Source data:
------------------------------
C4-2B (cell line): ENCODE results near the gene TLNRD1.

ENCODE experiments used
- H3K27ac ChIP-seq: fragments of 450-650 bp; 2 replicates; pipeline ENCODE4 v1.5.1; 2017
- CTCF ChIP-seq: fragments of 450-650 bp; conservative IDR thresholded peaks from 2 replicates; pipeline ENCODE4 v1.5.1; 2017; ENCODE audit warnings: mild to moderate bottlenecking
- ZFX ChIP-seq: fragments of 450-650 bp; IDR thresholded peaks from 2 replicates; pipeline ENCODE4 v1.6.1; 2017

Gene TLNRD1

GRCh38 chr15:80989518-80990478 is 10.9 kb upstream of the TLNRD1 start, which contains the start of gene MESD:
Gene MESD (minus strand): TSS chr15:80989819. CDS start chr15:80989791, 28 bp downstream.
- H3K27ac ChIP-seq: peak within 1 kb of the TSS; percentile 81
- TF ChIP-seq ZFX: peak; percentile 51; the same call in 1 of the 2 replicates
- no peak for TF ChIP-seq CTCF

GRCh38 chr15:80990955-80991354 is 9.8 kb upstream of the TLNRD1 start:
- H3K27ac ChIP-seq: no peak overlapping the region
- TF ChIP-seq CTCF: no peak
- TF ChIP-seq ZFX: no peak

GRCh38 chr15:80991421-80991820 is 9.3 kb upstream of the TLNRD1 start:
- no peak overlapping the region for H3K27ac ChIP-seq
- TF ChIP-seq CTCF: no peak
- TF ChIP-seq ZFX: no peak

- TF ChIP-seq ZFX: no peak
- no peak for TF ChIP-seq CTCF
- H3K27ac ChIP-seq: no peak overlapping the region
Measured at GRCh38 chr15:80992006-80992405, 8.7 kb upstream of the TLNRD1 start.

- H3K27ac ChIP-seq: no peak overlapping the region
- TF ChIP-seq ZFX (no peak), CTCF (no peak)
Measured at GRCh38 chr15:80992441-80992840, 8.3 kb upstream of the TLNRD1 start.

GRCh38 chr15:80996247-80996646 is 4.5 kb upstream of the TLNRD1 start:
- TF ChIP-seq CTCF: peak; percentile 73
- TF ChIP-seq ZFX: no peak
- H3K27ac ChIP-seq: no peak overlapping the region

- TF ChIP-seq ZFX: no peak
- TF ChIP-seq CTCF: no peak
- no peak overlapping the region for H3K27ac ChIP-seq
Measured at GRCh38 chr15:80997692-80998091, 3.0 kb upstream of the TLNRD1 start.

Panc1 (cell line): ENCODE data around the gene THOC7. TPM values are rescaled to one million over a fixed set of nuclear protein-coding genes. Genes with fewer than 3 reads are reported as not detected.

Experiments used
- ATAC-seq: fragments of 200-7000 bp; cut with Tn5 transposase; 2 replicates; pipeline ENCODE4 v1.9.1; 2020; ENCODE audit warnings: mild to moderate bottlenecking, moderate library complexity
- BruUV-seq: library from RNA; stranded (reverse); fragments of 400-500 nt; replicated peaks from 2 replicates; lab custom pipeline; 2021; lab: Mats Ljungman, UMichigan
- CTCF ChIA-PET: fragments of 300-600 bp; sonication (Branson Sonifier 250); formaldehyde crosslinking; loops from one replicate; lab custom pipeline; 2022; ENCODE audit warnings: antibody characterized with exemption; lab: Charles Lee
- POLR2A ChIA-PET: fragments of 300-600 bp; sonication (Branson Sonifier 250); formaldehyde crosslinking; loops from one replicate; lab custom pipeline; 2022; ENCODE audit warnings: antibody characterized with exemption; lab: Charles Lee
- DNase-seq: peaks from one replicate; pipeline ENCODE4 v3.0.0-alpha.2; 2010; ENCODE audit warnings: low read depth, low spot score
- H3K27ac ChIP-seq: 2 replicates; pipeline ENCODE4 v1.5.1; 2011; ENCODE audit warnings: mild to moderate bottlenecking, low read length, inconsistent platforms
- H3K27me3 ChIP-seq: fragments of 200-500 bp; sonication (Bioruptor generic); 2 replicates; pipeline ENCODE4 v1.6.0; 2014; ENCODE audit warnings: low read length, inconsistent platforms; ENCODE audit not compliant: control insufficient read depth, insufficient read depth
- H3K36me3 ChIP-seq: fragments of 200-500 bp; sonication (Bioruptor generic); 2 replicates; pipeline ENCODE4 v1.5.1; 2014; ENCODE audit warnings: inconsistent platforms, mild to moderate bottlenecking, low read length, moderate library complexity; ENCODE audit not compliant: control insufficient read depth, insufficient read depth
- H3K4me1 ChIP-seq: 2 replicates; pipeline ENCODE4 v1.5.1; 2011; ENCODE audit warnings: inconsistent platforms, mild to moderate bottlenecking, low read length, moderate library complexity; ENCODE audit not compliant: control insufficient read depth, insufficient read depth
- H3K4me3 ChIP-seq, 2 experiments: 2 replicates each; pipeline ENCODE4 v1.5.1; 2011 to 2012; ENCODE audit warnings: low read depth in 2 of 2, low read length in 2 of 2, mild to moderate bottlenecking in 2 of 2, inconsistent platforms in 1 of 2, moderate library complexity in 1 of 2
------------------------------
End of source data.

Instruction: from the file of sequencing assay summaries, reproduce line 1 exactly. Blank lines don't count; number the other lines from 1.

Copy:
C4-2B (cell line): ENCODE results near the gene TLNRD1.